If you withdraw from the university and are receiving any form of Federal Aid (Direct Loans, Parent PLUS Loans, Graduate PLUS Loans, Pell Grant), the Office of Financial must complete a Return of Title IV Calculation (R2T4). If you received a Michigan Tuition Grant, the Office will also complete a calculation to determine if a portion of your grant is considered unearned.
The results of these calculations may mean that you could owe SAU for any unearned financial aid that was used to help pay your charges. The Office of Financial Aid, will work with the student accounts office to complete the calculations and you will be contacted regarding any outstanding charges you have as a result of this process.
Students who are delinquent in the settlement of any of their accounts with Spring Arbor University, or who have not made arrangements with an approved payment plan, forfeit all university privileges, including, but not limited to, room and board, class attendance and access to the SAU Network. Students whose accounts are not paid in full are not issued transcripts or permitted to register for a new semester. Diplomas and transcripts will not be issued until all financial obligations have been cleared.
Return of Title IV Aid Policy
The Higher Education Amendments of 1998, as well as the program integrity regulations in 2010, set forth regulations governing the treatment of Title IV funds when a student withdraws from an institution.
This policy governs the earned and unearned portions of the students Federal Title IV Financial Aid. If a student completely withdraws from the school during a term, SAU must calculate, according to specific formula provided by the federal government, the portion of the total financial assistance that the student has earned until the time that the student withdrew.
For programs offered in modules, a student who drops a course during a semester may have to be treated as having withdrawn for financial aid purposes even if the student is registered for future courses in the same semester. Please contact the Office of Financial Aid with questions regarding dropped courses in modular programs.
Calculation of Unearned Title IV Aid
Students who receive federal financial aid must “earn” the aid they receive by staying enrolled in classes. The amount of federal financial aid assistance the student earns is on a pro-rated basis. Students who withdraw or do not complete all registered classes during the semester may be required to return some of the financial aid they were awarded based on the Return of Title IV (R2T4) Calculation. Once 60 percent of the semester is completed, a student is considered to have earned all of his/her financial aid and will not be required to return any federal funds.
The percent earned is equal to the number of calendar days completed up to the withdrawal date, divided by the total calendar days in the payment period (less any scheduled breaks that are at least five days long).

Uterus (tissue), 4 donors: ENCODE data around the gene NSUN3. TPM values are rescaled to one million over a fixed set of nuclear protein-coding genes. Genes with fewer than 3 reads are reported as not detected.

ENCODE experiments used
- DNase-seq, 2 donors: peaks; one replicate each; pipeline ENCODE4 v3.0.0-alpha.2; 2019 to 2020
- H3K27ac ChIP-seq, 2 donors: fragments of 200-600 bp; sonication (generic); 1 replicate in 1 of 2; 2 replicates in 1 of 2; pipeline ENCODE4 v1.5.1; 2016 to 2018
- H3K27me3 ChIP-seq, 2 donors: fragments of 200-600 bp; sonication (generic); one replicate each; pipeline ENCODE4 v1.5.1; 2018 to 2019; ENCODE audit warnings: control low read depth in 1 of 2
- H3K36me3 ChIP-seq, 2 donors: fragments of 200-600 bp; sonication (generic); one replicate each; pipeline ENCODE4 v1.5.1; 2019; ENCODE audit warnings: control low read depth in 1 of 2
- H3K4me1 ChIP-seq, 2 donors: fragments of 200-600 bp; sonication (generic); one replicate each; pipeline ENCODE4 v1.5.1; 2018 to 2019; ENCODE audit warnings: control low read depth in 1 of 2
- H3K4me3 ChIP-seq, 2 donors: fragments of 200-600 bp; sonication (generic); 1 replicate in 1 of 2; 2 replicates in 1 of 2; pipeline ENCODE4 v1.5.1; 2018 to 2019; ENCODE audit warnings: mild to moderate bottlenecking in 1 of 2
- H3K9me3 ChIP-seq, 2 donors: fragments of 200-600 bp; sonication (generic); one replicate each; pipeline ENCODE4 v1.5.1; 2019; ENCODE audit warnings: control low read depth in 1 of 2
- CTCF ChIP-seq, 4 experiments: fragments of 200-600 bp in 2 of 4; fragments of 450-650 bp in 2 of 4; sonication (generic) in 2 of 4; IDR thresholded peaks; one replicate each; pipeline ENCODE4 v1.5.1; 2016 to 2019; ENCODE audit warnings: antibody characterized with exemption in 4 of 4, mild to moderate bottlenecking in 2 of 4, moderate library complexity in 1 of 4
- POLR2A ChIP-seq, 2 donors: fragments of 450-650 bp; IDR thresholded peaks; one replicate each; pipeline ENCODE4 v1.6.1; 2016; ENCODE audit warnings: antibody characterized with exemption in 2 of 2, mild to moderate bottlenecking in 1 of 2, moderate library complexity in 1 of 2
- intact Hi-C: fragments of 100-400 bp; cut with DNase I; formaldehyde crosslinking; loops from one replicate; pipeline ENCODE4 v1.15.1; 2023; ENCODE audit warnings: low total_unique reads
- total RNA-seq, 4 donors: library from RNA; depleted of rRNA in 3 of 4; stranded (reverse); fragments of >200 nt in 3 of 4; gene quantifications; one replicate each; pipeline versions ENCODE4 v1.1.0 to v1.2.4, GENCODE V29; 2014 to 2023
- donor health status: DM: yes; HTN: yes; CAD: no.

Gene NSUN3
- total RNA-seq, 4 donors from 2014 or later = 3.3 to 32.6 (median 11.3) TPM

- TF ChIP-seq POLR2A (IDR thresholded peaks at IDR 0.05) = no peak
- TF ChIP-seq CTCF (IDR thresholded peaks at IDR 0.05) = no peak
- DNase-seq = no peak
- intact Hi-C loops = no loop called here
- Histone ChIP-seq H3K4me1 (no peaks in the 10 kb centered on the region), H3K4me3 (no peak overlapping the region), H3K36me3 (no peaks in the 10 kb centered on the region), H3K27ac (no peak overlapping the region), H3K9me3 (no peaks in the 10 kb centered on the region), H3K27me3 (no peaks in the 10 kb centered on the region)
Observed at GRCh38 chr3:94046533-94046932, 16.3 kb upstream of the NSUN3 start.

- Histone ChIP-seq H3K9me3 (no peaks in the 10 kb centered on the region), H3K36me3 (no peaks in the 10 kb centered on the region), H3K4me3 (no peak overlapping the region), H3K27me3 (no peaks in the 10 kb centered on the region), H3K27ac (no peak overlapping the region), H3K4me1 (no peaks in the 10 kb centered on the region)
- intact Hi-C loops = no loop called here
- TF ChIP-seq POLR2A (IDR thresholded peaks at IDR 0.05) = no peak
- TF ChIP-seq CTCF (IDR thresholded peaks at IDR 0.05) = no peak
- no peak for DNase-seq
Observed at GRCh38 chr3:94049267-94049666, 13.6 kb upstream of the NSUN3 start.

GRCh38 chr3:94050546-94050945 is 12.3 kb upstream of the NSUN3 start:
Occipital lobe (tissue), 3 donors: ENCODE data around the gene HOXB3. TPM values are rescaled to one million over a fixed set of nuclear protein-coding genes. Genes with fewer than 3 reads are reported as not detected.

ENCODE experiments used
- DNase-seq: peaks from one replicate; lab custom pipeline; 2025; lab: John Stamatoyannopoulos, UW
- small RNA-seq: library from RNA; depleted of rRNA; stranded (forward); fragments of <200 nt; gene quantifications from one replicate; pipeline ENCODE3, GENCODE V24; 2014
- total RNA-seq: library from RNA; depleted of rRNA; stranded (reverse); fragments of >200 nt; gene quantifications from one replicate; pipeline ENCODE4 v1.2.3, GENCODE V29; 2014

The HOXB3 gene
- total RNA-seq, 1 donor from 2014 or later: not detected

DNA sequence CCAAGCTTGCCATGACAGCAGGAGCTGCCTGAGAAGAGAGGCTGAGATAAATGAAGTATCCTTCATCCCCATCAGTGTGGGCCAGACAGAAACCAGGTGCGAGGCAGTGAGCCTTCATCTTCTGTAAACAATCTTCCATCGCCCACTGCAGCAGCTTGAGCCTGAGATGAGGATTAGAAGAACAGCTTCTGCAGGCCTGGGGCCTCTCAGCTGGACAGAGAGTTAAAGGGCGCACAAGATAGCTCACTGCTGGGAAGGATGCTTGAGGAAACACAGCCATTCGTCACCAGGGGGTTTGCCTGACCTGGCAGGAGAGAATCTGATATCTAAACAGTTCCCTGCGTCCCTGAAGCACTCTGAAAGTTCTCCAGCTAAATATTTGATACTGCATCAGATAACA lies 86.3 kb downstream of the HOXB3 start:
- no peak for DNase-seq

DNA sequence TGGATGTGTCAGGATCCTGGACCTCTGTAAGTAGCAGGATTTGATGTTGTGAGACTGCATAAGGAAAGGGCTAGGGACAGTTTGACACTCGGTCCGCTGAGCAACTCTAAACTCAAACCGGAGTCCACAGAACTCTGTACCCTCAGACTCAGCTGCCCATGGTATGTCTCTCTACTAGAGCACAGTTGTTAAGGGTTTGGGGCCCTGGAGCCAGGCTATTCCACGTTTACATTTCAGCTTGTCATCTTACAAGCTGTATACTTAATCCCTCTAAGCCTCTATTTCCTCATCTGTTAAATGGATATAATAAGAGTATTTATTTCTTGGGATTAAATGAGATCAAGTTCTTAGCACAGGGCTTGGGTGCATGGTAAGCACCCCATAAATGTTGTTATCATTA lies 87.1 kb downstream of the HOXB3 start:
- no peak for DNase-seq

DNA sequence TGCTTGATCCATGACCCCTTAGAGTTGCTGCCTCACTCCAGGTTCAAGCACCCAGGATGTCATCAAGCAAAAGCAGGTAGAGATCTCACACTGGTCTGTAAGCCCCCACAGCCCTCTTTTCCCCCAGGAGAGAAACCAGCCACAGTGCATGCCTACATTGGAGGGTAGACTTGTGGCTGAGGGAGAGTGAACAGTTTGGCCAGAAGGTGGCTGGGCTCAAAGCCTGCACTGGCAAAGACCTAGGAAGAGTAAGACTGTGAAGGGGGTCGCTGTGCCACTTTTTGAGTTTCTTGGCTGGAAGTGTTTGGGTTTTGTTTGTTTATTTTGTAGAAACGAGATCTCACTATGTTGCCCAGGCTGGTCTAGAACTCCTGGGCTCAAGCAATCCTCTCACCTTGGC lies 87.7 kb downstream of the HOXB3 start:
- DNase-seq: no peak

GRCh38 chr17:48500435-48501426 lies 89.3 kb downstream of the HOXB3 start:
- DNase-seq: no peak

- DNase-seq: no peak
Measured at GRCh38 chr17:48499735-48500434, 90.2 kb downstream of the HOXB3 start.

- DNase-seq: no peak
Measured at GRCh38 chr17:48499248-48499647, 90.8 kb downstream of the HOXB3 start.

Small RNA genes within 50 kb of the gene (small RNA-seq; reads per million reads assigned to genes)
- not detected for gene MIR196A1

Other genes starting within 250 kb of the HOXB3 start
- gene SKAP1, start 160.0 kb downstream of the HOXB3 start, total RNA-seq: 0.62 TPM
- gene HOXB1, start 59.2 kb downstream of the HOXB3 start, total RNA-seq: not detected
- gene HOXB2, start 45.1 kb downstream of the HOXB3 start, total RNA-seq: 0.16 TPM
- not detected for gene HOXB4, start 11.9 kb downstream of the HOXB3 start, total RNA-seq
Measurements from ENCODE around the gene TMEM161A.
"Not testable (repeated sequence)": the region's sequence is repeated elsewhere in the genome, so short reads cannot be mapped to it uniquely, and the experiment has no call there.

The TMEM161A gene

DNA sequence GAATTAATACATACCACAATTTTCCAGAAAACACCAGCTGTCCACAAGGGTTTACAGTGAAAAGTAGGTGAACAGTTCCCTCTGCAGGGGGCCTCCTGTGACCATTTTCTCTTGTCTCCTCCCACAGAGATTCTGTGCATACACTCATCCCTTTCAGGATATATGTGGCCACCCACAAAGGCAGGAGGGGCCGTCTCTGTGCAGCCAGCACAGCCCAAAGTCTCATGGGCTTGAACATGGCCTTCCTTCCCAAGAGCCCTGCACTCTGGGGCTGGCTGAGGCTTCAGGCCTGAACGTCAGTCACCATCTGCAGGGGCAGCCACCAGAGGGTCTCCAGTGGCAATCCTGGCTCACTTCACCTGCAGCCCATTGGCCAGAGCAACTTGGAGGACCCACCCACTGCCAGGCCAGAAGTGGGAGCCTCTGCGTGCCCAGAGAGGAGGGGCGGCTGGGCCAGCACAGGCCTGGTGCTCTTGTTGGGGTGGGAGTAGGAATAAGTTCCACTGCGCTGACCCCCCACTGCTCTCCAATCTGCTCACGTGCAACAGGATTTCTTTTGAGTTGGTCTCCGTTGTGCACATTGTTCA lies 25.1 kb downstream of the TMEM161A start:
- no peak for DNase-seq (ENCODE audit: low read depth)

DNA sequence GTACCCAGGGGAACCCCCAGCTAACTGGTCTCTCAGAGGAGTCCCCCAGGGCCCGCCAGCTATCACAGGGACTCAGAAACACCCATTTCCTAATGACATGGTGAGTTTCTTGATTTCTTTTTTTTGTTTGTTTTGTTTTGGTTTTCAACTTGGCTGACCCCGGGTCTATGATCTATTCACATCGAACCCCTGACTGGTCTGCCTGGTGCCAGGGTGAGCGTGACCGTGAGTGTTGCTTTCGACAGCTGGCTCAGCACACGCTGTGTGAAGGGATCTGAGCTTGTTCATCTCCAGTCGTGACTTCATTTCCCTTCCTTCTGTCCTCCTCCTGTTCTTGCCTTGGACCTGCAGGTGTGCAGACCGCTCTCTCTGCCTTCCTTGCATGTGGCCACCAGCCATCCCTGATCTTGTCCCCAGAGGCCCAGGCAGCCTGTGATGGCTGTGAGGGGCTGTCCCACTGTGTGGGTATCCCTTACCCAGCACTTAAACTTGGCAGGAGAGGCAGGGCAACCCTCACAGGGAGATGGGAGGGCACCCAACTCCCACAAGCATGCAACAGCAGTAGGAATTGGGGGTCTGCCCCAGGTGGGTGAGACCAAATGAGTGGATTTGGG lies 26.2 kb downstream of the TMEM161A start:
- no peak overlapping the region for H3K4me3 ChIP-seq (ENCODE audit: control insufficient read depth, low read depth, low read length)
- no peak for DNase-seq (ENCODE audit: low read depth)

The payment period for most students is the entire semester. However, for students enrolled in modules (courses which are not scheduled for the entire semester or term), the payment period only includes those days for the module(s) in which the student is registered.
The percent unearned is equal to 100 percent minus the percent earned.
Types of withdrawals
Students wishing to officially withdraw must contact the Registrar’s Office or their advisor to initiate an official withdrawal for a semester. Students may also drop all of their courses through the Portal.
- If a student who receives Title IV funds begins to attend class but then ceases to attend class without providing official notification to the University, it is considered unofficial withdrawal according to Title IV regulations. For Title IV purposes, the withdrawal date for students who unofficially withdraw is considered to be the mid-point of the semester unless a documented last date of attendance can be determined.
- However, if the University determines that a student did not provide official notice of the intent to withdraw due to illness, accident, grievous personal loss or other circumstances beyond the student’s control, the University may use a date that is related to that circumstance.
- The refund rules for Title IV aid recipients who withdraw are then followed to determine the unearned portion of Title IV aid that must be returned to the appropriate aid program(s).
- If a student is enrolled in a standard, term-based program offered in modules (semesters) and ceases attendance at any point prior to completing the payment period or period of enrollment, unless the school obtains written confirmation from the student at the time of the withdrawal that, he or she will attend a module that begins later in the same payment period or period of enrollment, the student is considered a withdrawal for Title IV purposes.